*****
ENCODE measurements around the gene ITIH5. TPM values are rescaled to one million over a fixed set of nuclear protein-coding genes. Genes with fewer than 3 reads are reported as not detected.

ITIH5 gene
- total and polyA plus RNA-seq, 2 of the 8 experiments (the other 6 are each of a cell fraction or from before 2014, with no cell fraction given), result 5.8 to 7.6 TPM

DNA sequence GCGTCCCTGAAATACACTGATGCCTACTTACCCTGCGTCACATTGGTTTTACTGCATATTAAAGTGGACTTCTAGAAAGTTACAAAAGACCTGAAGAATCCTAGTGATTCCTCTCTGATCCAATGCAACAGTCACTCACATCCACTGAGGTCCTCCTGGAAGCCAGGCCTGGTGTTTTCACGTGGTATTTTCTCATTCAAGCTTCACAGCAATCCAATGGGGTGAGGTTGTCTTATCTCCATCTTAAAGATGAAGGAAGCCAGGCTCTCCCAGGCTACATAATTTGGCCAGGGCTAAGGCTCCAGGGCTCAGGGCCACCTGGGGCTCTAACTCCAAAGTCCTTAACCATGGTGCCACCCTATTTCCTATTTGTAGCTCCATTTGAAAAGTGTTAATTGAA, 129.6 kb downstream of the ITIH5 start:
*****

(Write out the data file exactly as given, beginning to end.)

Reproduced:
ENCODE measurements around the gene ITIH5. TPM values are rescaled to one million over a fixed set of nuclear protein-coding genes. Genes with fewer than 3 reads are reported as not detected.

ITIH5 gene
- total and polyA plus RNA-seq, 2 of the 8 experiments (the other 6 are each of a cell fraction or from before 2014, with no cell fraction given), result 5.8 to 7.6 TPM

DNA sequence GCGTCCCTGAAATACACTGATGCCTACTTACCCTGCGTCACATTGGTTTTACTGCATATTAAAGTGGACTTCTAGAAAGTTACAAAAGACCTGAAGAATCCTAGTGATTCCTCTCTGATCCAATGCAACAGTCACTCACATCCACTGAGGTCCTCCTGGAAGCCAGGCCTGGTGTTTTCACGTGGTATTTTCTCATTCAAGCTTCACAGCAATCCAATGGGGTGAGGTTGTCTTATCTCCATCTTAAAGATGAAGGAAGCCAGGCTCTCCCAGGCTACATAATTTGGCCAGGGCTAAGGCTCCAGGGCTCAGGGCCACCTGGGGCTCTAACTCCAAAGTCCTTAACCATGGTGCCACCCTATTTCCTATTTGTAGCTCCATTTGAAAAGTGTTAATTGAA, 129.6 kb downstream of the ITIH5 start: